Telephone and Video Interviews

At the more techy end of the spectrum, Tengai is a recruiter AI designed to eliminate bias in interviewing; Mya Systems, a San Francisco-based HR tech company developed a recruiter robot to increase recruiting efficiency as early as 2016. At the other end of the scale, some employers will simply make use of a good old-fashioned telephone interview.

Long-distance interviews have been used in the early stages of the recruitment process for some time, and The Institute of Student Employers found around 50% of its members had used video interviewing. At the time of writing (May 2020) this will obviously be more like 100%, and it’s likely that once they’ve discovered the benefits, some employers may not go back.

As far as possible you should treat them as you would any other interview. They may be “live” interviews with an interviewer – for example on Skype, Zoom or by telephone – or they may be pre-recorded questions that you answer on video for review by the firm at a later time. The most important fact to remember is that the employer wants to find out the same information as they would face-to-face, and the questions that you will be asked will be similar to those in a standard interview. As such, your preparation needs to be just as thorough.

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When readying yourself for a long-distance interview, ensure that you have:

  • Privacy for the interview, away from noise and distractions.
  • A decent connection! If it is a telephone interview it may be best to use a landline, but if using a mobile make sure you are in an area with a good reception. If using a laptop or mobile phone for the interview, make sure that it is fully charged.
  • Your CV or application form available as a prompt, as well as some paper and a pen for making notes. However, be careful not to have too many materials in front of you that may become a distraction.
  • Dressed smartly. Even if you're interviewing via telephone, don’t just sit in your pyjamas as research shows this will affect your overall attitude. Don't wear 'busy' patterns or overly bright colours for a video interview.

Telephone interviews

The main difference to any other interview is the lack of visual cues, but your body language is very important:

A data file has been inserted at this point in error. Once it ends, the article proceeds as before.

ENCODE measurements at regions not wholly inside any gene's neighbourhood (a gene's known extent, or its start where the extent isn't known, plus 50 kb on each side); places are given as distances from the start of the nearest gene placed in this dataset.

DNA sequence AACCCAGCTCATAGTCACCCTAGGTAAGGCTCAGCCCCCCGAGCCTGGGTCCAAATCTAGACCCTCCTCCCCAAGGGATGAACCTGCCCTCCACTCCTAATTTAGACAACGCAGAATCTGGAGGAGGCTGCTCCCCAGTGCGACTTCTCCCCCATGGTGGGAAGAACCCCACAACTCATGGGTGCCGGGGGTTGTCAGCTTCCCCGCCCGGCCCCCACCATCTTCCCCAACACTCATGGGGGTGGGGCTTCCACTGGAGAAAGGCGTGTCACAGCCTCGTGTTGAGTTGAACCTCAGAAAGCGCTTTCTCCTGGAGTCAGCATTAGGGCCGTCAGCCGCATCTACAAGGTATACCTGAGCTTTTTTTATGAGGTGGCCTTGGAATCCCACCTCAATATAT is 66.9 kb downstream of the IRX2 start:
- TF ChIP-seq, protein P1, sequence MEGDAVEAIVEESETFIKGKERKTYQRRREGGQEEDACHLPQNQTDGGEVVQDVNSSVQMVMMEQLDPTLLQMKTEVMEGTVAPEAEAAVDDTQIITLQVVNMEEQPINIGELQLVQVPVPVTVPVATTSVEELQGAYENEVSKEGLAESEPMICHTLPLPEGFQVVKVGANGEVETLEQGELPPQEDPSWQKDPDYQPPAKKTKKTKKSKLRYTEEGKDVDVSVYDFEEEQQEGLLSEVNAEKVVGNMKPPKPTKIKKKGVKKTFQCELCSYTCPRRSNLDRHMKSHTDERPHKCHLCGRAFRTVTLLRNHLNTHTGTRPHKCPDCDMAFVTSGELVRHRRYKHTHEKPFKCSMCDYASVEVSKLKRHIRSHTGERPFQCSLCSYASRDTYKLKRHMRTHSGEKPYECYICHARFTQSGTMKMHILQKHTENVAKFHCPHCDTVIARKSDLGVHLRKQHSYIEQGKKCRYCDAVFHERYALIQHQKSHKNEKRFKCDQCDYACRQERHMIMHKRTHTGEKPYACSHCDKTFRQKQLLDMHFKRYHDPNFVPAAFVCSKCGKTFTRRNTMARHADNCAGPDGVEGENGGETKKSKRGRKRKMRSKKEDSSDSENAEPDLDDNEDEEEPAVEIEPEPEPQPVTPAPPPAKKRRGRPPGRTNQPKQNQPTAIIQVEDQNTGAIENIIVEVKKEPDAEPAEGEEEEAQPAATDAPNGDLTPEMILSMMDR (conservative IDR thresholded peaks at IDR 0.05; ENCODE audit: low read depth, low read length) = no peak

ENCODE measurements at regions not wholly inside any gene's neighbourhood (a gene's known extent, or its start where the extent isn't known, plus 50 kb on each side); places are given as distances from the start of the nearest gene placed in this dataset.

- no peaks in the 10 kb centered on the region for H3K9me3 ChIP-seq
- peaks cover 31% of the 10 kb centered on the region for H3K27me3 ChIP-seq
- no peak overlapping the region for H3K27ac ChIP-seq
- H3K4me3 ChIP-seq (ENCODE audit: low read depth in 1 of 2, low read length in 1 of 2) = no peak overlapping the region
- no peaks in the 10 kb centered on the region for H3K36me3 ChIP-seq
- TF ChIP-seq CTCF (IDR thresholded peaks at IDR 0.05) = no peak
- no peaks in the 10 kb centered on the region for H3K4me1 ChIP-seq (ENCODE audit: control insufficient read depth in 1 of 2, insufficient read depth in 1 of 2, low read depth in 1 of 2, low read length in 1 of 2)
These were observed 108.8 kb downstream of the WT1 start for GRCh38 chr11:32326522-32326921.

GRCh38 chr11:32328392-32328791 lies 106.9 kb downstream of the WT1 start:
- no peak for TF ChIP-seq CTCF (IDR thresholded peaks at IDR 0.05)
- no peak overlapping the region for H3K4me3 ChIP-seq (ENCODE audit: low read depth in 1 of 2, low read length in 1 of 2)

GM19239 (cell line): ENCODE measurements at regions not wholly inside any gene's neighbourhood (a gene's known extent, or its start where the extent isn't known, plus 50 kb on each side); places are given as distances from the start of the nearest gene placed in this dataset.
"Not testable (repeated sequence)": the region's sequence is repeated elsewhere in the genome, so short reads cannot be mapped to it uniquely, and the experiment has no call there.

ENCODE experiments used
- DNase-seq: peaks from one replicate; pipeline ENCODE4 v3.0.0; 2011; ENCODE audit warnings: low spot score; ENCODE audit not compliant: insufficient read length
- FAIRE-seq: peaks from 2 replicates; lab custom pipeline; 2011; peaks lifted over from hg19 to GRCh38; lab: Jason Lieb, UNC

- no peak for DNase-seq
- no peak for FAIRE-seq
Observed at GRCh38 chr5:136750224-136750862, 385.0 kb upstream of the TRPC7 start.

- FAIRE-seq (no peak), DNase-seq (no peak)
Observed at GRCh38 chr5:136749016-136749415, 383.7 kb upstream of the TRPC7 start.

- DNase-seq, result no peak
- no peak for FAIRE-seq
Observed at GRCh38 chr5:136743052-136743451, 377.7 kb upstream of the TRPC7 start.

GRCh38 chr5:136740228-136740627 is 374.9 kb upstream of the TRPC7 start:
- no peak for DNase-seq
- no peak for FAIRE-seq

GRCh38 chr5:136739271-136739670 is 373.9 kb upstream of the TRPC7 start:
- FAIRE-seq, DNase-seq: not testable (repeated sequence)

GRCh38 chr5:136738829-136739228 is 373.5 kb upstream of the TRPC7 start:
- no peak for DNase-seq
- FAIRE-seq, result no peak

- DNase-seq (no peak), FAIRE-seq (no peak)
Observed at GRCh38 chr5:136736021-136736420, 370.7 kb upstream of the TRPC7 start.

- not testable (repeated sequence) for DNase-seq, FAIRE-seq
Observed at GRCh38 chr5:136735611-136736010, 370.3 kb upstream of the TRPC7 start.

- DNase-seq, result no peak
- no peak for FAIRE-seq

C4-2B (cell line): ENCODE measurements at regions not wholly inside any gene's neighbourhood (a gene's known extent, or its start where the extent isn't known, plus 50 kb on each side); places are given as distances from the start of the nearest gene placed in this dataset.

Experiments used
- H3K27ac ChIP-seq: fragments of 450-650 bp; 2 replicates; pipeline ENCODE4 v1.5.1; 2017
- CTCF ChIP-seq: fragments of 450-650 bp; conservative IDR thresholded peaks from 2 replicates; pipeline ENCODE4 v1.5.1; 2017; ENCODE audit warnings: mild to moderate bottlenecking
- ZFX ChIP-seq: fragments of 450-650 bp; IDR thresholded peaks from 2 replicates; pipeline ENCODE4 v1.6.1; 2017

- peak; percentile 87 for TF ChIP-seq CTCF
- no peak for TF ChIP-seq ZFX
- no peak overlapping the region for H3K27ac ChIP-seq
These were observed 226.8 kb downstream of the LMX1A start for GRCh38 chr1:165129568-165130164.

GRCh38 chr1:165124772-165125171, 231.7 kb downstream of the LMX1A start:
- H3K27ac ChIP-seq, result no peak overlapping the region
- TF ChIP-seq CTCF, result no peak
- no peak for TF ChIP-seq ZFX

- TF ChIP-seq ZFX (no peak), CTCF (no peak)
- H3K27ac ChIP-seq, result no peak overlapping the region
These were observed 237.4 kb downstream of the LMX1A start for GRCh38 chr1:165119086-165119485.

• Sit up straight or even stand, as it will help you to project your voice effectively.
  • Smile! By smiling, you will sound friendlier and more confident.
  • Try to avoid monotones and use gestures as you would in a normal conversation; they will tend to make your voice sound livelier.
  • For key questions such as ‘What are your strengths?’ it may be useful to signpost the interview to indicate how you’ll be answering this question e.g. ‘I have three major strengths relevant to this role, the first is…’ This will help you structure your time and alerts the interviewer when you will be coming to the end of a question.

If there are any long silences after you have answered a question and you are not sure whether to continue, you can always ask ‘Would you like me to expand further on that?”.

If the employer calls you out of the blue for an impromptu interview, you are within your rights to ask to schedule another time when you are in a better situation to talk.

Live video interviews

The added element to 'live' video interviews via platforms such as Skype, Zoom or Teams is obviously that the interviewer can see you and visa versa. Therefore:

  • Think about your setting and consider what will be seen on-camera around and behind you during your interview. Consider blurring your background if necessary.
  • Think about the image you project and how your clothing will be perceived. Dress professionally just as you would for an in-person interview - this will help you get into the right mindset. See our pages on making a good impression for more information.